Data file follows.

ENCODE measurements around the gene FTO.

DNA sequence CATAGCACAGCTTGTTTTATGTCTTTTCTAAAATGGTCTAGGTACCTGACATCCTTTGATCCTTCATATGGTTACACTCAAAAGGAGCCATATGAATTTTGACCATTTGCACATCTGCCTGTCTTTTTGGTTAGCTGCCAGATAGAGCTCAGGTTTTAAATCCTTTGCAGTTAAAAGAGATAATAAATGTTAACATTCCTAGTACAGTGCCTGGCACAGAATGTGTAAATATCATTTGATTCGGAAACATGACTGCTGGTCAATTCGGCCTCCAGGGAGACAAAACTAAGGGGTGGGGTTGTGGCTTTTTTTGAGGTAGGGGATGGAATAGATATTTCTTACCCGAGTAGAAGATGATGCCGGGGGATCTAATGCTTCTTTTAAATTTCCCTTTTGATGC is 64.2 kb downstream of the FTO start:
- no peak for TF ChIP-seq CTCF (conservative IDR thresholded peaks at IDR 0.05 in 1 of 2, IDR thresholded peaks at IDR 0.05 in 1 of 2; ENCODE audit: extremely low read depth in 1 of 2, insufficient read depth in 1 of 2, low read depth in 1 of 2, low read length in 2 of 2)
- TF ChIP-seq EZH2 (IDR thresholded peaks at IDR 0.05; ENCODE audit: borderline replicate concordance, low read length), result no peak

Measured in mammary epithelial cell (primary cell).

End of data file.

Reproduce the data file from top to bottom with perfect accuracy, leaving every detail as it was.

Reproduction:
ENCODE measurements around the gene FTO.

DNA sequence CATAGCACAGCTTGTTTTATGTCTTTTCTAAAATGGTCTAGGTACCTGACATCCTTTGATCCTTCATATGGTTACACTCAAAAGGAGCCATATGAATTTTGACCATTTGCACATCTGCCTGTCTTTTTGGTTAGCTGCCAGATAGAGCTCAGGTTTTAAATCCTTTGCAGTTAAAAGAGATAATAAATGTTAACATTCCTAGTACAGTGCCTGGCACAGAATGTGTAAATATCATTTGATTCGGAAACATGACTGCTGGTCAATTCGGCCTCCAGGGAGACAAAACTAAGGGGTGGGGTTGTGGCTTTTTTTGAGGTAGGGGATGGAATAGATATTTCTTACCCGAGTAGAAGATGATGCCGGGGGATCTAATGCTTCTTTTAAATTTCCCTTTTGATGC is 64.2 kb downstream of the FTO start:
- no peak for TF ChIP-seq CTCF (conservative IDR thresholded peaks at IDR 0.05 in 1 of 2, IDR thresholded peaks at IDR 0.05 in 1 of 2; ENCODE audit: extremely low read depth in 1 of 2, insufficient read depth in 1 of 2, low read depth in 1 of 2, low read length in 2 of 2)
- TF ChIP-seq EZH2 (IDR thresholded peaks at IDR 0.05; ENCODE audit: borderline replicate concordance, low read length), result no peak

Measured in mammary epithelial cell (primary cell).